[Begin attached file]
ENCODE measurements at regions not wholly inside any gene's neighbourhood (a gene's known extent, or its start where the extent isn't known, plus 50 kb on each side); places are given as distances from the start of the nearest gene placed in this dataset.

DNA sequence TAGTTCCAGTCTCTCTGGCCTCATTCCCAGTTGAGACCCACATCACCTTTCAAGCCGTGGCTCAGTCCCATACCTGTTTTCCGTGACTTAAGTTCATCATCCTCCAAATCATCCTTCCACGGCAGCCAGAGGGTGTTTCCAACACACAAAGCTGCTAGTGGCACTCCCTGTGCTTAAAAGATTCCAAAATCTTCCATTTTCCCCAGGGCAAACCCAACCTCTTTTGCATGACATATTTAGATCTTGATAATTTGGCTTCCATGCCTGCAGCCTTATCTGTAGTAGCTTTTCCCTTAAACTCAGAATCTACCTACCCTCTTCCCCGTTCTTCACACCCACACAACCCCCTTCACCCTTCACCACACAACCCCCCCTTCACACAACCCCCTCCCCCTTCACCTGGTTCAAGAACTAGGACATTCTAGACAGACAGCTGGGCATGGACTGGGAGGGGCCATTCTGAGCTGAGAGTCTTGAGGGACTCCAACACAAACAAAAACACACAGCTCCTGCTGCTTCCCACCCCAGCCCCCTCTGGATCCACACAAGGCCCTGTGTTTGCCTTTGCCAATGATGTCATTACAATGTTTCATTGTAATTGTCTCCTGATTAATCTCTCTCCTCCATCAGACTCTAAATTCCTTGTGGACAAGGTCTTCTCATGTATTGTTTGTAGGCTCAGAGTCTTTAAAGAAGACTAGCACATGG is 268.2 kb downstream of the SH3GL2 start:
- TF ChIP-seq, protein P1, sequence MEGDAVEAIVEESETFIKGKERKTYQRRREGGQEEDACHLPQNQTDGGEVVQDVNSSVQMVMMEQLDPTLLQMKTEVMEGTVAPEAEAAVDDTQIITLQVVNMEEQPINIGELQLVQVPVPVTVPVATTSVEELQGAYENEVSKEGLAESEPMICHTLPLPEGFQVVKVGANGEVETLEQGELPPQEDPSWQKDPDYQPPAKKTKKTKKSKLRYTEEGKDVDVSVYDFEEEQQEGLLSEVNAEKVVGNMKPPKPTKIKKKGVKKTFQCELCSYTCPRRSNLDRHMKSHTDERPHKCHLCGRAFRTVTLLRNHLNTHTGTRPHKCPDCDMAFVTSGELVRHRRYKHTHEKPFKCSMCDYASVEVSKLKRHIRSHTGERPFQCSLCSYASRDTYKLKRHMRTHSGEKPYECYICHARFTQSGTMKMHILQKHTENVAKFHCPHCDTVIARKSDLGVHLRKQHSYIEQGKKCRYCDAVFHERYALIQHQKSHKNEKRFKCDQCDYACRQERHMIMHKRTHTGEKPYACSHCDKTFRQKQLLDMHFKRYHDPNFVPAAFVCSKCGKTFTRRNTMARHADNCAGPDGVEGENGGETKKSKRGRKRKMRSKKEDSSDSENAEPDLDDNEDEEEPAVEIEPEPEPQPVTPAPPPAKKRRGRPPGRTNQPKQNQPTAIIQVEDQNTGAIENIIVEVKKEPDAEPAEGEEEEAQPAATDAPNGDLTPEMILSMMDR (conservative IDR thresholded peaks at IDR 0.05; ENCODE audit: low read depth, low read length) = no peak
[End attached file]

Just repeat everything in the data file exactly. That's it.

ENCODE measurements at regions not wholly inside any gene's neighbourhood (a gene's known extent, or its start where the extent isn't known, plus 50 kb on each side); places are given as distances from the start of the nearest gene placed in this dataset.

DNA sequence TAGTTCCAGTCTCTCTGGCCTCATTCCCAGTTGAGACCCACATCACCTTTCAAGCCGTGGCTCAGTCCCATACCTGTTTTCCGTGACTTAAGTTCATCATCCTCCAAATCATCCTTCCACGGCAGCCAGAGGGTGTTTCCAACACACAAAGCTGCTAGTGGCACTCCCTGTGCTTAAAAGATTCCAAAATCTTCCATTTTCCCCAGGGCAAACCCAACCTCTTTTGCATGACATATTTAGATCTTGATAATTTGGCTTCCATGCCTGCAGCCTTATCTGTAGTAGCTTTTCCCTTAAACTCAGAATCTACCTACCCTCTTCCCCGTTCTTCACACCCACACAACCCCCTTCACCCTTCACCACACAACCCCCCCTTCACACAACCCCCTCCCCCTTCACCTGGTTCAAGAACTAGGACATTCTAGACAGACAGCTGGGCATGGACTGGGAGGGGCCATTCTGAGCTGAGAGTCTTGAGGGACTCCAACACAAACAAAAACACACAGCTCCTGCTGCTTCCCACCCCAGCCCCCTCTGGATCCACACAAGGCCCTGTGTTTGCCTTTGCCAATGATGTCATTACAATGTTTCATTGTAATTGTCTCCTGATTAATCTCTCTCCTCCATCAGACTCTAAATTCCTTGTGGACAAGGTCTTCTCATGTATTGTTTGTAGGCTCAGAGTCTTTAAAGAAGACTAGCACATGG is 268.2 kb downstream of the SH3GL2 start:
- TF ChIP-seq, protein P1, sequence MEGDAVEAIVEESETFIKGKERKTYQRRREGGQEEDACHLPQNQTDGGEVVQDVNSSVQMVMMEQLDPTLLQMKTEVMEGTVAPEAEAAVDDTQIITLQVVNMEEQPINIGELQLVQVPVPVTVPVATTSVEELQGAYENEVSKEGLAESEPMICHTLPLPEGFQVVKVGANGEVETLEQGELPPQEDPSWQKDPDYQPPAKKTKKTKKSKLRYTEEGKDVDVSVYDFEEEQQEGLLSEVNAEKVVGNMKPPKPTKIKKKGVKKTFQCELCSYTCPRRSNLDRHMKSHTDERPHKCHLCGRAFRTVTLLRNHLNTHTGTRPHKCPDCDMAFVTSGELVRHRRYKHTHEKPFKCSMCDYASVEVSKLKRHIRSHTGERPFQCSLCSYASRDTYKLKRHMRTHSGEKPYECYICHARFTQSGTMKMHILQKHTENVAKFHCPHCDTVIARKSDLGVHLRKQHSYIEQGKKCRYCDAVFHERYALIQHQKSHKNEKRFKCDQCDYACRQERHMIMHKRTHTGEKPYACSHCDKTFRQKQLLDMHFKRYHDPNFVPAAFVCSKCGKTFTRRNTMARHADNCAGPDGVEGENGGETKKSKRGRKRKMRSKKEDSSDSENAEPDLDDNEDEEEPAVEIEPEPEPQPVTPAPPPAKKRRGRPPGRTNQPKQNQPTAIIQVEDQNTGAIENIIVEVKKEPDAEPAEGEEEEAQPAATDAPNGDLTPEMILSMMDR (conservative IDR thresholded peaks at IDR 0.05; ENCODE audit: low read depth, low read length) = no peak